Russian Magic Tales from Pushkin to Platanov

Edited by Robert Chandler. 2012. London: Penguin. ISBN: 978-0-141-44223-5 (soft cover).

Reviewed by Jeana Jorgensen, Butler University

[Review length: 1152 words • Review posted on November 7, 2013]

Scholars of folk narrative, Russian folklore, and fairy tales will enjoy reading Chandler’s Russian Magic Tales from Pushkin to Platonov and Propp’s The Russian Folktale alongside one another. The two works complement each other, with Chandler’s book providing mostly folktale and literary texts with some cultural context, and Propp’s book providing mostly folktale theory and history sometimes illuminated by close readings of individual tales.

Chandler’s orientation is literary, and thus his introduction is attuned to the intersections of folkloric and written versions of fairy tales (or magic tales, as he calls them). He nods toward some folkloristic innovations, such as tale types, and mentions ritual, psychological, and structuralist interpretations of the tales. I found Chandler’s section introductions to be particularly helpful and interesting, as he gave fascinating historical and contextual information about the individuals who collected and authored the tales. The first section contains two of Pushkin’s tales; the second section, devoted to the first Russian folktale collections, includes well-known tales from Afanasyev and a handful from Khudyakov; the third section contains tales from early twentieth-century tale collections; the fourth section contains tales authored by Nadezhda Teffi; the fifth section contains tales authored by Pavel Bazhov; the sixth section contains tales from Soviet-era folktale collections; and the seventh section contains tales by Andrey Platonov, a twentieth-century writer. Additionally, there is an appendix with an essay on Baba Yaga by Sibelan Forrester and notes with corresponding tale type numbers for each of the tales.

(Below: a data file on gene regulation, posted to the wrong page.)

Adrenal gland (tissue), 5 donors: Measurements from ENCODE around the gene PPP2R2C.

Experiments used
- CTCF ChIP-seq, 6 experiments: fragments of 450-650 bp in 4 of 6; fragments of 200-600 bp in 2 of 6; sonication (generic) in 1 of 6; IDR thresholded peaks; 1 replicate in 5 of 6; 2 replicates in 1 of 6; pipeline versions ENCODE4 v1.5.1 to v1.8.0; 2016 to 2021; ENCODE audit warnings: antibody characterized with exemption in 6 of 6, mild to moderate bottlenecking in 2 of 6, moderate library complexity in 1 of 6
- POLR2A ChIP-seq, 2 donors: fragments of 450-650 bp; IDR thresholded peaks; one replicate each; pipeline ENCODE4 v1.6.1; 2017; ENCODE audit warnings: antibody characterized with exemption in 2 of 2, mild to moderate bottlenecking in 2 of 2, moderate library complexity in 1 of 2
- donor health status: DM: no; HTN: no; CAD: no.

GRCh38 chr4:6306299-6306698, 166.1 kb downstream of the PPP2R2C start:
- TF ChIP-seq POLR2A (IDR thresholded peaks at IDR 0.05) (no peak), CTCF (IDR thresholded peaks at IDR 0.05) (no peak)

Ranging from oral folkloric tales to literary adaptations, all of the tales are enjoyable to read in their own right. Familiar Russian magic tales such as “Vasilisa the Fair” (ATU 480, from Afanasyev’s collection) and “Ivan Tsarevich, the Grey Wolf, and the Firebird” (ATU 550, from Bilbin’s collection) appear alongside tales that have no folkloric analog but clearly are based on folkloric themes. Pavel Bazhov’s tales are an excellent example of these. Bazhov drew on his upbringing among Urals ironworkers to compose tales about the Mistress of the Copper Mountain, a mysterious donor figure who appears to miners in need and the pure of heart. Tales like Bazhov’s (and Teffi’s, which are also highly evocative of their times) deserve greater recognition alongside their folkloric counterparts.